Innovation was another key talking point over the course of the event. Unlike many of its competitors, which seem to be reducing R&D spend on a quarterly basis, HP continues to invest in developing new technologies, products, platforms, and services. “Today, we are investing more money in R&D than ever before,” Whitman explained, noting that HP is celebrating its engineers and its innovation. “It is very hard to kill founder DNA and that DNA is alive at HP.”
Whitman pointed out that HP is developing solutions to solve today’s problems, while at the same time investing in technologies for the future. She noted, for example, that the fundamental architecture for computing has not changed in 60 years, arguing that current computing architecture is no longer efficient for the age of big data. “We will stay ahead of demand, not by evolving an old technology but by changing the game,” she claimed.
HP is also planning to introduce new technologies and products in a variety of adjacent markets. One such area is 3D printing. According to Whitman, there has been a lot of buzz around 3D printing lately but HP is working to introduce new technology to overcome what it sees as the major obstacles for broader application: speed and quality. Whitman argued that watching a 3D printer in action today is like “watching ice melt,” adding that HP will soon have more to say about new solutions it is developing in that space.
Commitment to the channel
During the event, HP made several comments to reinforce its commitment to the channel. Whitman admitted that HP has not always been an easy company to work with but noted that it has made improvements and will continue to invest in improving channel programs and communication. She pointed to the launch of HP’s Partner One program as a specific example of HP’s strategy to drive profitable growth through its channel partners.
Whitman stated that HP’s technology partners want to see a supplier with a sound footing and a track record of success. “They also want a partner with great assets,” she added, pointing to HP’s strong technology portfolio and trusted brand.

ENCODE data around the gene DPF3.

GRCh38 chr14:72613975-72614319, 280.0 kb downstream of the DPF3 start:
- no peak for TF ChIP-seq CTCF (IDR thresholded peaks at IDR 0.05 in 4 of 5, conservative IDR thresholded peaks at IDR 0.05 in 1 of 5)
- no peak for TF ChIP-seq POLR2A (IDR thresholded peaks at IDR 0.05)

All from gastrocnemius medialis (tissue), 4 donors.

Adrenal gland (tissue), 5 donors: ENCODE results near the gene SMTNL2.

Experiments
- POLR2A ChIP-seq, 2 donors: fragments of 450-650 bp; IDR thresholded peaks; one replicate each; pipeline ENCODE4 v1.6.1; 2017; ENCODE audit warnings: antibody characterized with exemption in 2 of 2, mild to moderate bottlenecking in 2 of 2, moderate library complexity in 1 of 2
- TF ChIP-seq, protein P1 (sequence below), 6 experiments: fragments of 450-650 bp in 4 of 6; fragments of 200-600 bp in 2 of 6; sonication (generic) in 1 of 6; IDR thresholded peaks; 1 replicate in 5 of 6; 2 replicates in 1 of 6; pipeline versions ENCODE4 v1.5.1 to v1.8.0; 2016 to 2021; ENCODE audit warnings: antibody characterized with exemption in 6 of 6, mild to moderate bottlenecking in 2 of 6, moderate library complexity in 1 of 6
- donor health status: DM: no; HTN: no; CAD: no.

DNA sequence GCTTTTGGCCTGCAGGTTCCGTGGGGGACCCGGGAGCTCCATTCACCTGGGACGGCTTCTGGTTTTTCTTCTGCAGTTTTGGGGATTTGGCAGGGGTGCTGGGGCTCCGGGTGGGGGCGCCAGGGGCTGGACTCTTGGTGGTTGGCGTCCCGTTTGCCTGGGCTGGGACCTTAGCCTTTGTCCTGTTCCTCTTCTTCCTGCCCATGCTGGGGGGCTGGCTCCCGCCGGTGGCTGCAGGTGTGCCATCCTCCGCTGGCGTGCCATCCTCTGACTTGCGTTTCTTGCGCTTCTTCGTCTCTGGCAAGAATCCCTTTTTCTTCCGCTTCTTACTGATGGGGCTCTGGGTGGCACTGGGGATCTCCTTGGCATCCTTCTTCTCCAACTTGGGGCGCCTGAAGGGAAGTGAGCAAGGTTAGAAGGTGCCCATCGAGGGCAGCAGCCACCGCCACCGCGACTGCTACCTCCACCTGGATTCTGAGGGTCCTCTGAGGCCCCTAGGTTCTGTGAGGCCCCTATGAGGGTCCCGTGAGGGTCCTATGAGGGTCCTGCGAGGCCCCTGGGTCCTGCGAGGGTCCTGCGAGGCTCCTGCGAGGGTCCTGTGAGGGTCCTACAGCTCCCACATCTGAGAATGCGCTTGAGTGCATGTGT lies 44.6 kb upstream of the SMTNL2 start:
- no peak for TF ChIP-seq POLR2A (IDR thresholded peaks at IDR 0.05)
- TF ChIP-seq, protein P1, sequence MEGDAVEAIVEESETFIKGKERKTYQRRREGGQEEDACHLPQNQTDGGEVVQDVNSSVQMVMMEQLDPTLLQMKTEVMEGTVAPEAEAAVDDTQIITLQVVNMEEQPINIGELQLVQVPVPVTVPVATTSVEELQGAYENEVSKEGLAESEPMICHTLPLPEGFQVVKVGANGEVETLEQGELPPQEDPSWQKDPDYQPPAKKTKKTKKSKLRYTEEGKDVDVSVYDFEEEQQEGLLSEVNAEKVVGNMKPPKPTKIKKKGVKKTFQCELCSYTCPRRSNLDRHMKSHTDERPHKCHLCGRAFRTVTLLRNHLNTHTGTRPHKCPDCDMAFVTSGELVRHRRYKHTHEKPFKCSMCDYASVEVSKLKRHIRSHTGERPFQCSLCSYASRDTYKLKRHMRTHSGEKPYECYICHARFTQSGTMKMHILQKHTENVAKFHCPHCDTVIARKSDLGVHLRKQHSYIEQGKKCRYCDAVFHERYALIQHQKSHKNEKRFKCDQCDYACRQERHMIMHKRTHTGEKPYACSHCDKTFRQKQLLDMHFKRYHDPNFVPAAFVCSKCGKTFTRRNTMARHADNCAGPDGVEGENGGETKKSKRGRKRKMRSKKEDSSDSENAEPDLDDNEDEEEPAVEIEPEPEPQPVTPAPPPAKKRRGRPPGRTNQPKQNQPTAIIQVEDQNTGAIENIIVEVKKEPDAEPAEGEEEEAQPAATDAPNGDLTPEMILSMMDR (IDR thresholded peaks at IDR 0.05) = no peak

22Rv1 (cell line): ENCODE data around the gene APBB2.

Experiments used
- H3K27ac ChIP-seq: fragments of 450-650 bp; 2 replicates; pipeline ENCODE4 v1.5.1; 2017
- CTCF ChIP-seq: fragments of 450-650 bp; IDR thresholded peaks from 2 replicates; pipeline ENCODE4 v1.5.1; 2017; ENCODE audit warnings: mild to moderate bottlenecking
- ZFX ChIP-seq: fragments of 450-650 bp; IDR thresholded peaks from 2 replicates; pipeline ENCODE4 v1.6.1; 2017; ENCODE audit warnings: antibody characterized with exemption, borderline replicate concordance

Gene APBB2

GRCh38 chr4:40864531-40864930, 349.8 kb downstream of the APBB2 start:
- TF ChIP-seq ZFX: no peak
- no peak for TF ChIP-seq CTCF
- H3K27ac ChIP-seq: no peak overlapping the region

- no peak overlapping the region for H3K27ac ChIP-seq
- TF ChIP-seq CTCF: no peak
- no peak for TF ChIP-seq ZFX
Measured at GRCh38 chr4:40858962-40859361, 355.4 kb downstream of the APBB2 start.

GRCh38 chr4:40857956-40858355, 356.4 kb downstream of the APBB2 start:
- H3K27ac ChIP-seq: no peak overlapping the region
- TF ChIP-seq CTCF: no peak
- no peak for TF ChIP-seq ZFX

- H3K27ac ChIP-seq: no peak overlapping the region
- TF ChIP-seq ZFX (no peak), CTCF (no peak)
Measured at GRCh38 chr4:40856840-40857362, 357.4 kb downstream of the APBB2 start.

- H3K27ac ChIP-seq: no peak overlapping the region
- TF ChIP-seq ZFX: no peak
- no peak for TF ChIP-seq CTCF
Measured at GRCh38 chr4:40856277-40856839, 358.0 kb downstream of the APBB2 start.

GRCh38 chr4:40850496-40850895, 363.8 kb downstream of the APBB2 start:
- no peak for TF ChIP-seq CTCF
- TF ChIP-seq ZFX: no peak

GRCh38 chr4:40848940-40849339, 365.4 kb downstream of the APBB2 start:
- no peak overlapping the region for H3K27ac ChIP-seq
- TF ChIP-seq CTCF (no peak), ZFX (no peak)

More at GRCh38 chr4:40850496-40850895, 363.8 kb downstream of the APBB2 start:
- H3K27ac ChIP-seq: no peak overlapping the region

Bill Veghte, executive vice president for HP’s Enterprise Group added that HP’s go-to-market strategy is focused on delivering customer outcomes through more specialists, sales plays and channel enablement programs. “It’s around specialists that can dislodge the competition,” he explained. At the same time, Veghte argued against the notion that the channel could become obsolete in a future dominated by services and cloud infrastructure. “I think there is so much value-add that customers need from the channel,” he said.
What about print?
It is worth pointing out that Whitman hardly made mention of HP’s printing business during her entire opening remarks. Of course, her focus was on overarching strategy with specific details on the status of HP’s turnaround program. Dion Weisler, executive vice president for HP’s Printing and Personal Systems Group, offered insight in this part of HP’s business.
Weisler spent the first part of his presentation talking about the blending of personal and business environments. Referencing the BYOD phenomenon and the changing modern-day workforce, he cited various statistics to prove his point. For example, the number of anytime, anywhere workers doubled from 15 to 30 percent from 2011 to 2012. Likewise, 72 percent of people bring at least one personal device to work. According to Weisler, individuals now have real expectations about their personal devices. “Cool is no longer just a nice to have,” he argued. “Cool is now a necessity.”
Building on these statistics, Weisler noted that HP plans to deliver the best experience to more people in all environments: at home, at work, and on the go. Home services will play an expanding role for HP in the future. In fact, Weisler stated that HP intends to eventually offer “everything as a service,” which has long been part of its articulated strategy around the shift to cloud infrastructure and cloud-based services.